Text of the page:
09 Jul 2010

What's new in Visual Studio 2010 quick reference poster

One of my favourite aspects of my work at BB&D, is the creation of quick reference posters and cheat sheets for the DRP site which is one of BB&D’s way of sharing knowledge outside the organisation. I have recently produced a bunch of new posters which I will be releasing over the next few days. First up is…

What’s new in Visual Studio 2010

A quick reference post which explains the edition changes, some new features (IntelliTrace and the architecture tools) and gives some hints about the IDE (docking of windows, search shortcuts, block selection and zooming).

Cheat Sheet

You can download the high definition XPS file below.

File VS 2010 Cheat Sheet.xps665.35 KB
08 Jul 2010

Presentation Dump - Mid 2010: VS2010, NDepend, RESTful Design, SSIS, EntLib 5, .NET Reflection, AppFabric, BDD, Sikuli & Redmine

The past 6 months have been hectic from a presentation perspective for me, with 20 presentations and classes given this year so far. So instead of a single dump of presentations at the end of the year, as I did last year, I am doing a mid-year dump.

What is new in Visual Studio 2010

This presentation is the one I have given many times this year. It originally started as 10 on 10, which looked at 10 features in 20min for Dev4Dev’s last year. It then evolved into 12 on 10, which added two more features, still in 20min. It then evolved into ?? on 10 for 6 degrees of code where it became an hour and half presentation. It is demo heavy and really the slides are the very basics – the important is hidden slides and notes for the demos.


The tool that keeps on giving! For people working with taking over customer sites, reviewing code or anything else where you need to deal with other peoples code this tool is a must. This presentation was given to the architecture team at BB&D.

RESTful Design

RESTful design is an evolution of an earlier presentation I did, REST & JSON, which drops the JSON stuff completely and also drops the heavy compare with SOAP/WS* parts which seemed to cause confusion. This revised presentation covers just REST and looks at it much more practically by covering the required HTTP knowledge and patterns for designing RESTful services.

SQL Server Integration Services

Another upgrade in 2010 of an earlier presentation which not only cleans up some aspects but also goes into a lot more detail.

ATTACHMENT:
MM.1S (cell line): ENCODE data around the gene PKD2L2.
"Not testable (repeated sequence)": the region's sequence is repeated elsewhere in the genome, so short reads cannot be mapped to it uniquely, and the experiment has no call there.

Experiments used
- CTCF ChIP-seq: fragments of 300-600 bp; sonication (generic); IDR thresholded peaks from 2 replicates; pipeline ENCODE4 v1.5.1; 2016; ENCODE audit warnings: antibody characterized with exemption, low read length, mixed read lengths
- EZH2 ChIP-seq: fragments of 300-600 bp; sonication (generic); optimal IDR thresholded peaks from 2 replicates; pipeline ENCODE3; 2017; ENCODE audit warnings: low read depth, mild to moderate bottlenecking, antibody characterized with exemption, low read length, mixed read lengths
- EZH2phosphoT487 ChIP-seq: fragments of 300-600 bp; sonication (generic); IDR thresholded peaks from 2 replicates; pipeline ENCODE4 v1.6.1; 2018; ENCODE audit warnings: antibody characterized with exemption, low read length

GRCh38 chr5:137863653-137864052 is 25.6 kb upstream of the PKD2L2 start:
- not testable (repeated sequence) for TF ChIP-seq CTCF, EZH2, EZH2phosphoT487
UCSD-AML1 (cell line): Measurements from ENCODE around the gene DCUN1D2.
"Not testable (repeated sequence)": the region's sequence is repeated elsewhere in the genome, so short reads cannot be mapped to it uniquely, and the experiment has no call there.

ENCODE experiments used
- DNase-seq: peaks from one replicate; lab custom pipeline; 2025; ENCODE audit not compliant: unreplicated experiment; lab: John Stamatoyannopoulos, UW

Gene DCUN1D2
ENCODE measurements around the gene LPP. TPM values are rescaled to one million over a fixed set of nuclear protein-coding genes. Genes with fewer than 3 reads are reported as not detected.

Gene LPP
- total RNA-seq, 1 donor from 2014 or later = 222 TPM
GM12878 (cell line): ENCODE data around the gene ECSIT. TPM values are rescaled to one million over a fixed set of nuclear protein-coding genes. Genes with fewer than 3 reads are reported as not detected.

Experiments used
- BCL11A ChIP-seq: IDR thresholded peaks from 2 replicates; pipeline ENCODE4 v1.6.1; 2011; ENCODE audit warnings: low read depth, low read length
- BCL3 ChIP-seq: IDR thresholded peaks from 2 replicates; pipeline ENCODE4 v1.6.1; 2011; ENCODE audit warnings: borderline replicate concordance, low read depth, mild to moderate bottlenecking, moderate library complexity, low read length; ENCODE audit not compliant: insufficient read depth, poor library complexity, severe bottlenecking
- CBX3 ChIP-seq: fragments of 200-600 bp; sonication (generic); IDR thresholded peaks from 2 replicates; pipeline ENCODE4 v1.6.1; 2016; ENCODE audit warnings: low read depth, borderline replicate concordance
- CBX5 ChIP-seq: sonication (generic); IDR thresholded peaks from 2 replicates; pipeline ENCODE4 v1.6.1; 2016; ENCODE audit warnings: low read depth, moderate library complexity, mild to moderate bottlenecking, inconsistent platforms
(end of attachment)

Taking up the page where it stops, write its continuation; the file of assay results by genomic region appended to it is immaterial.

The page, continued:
Enterprise Library

“The presentation that never was”, often I will spend time researching a technology or trend and preparing the presentation to come to the conclusion that it is just not worth the time of the attendee’s. Enterprise Library 5 is one of those, as the presentation covered what is new in it, and that is not very much.

.NET Reflection

This one is actually one from last year, but I had problems getting it onto SlideShare so it is only showing up now.

Windows Server AppFabric

AppFabric, the local one – not the Azure one, was a great presentation I did for the BB&D architecture team. This is not the original presentation – it has been edited to remove customer info as a lot of analogies between a project BB&D did and AppFabric was in it (cause who hasn’t built a system similar to AppFabric).


One of the presentations I spent the most time on this year, and one of the most exciting presentations. It really is a great methodology and I would love to see it used more.


Another presentation which did not make the cut to actually be presented. It is an interesting project, but of limited scope and when compared to the Coded UI from Visual Studio 2010 it is really far behind.


Redmine is a bug tracking system, and being it’s not TFS may surprise you that an ALM MVP would do training on it. However for me to do training meant I head to learn it, which means I know the ALM landscape better and can point out which is better or not without uneducated bias (btw it still is TFS :)). This training was aimed not at developers but at call centre/power user people who would log initial bugs to then be managed in the system – so it was more of a ticketing system than a bug system in the end.

14 May 2010

DevDays Durban Slides and Bits

I had a great time in Durban this week presenting at the DevDays event. I was a bit nervous for my first keynote but calmed down once I was up there. I was much less nervous for the sessions and they turned out to be great fun.

Knowing is half the battle

As part of my prep I did fully script the demos and those scripts are included in hidden slides in the slide shows – so if you are looking to recreate the demos please download the slides and have a look.

For both my sessions I made use of the excellent (but I’m biased) Rule 18 tool. So if you looking for the actual code, which I referred to in my scripts with Rule 18 key presses, you should really download that too.

All the demos were done using Visual Studio 2010.

What’s new in ASP.NET 4?

What’s new in .NET 4?

28 Apr 2010

Writing JavaScript Easier with jQuery and Visual Studio 2010!

My first time presenting at DevDays was a great experience with me presenting in the community slot. I told the attendees of my session that they were the smart ones because  being at the end of the day, only the dedicated people were left and those dedicated people got two presentations for the price of one timeslot.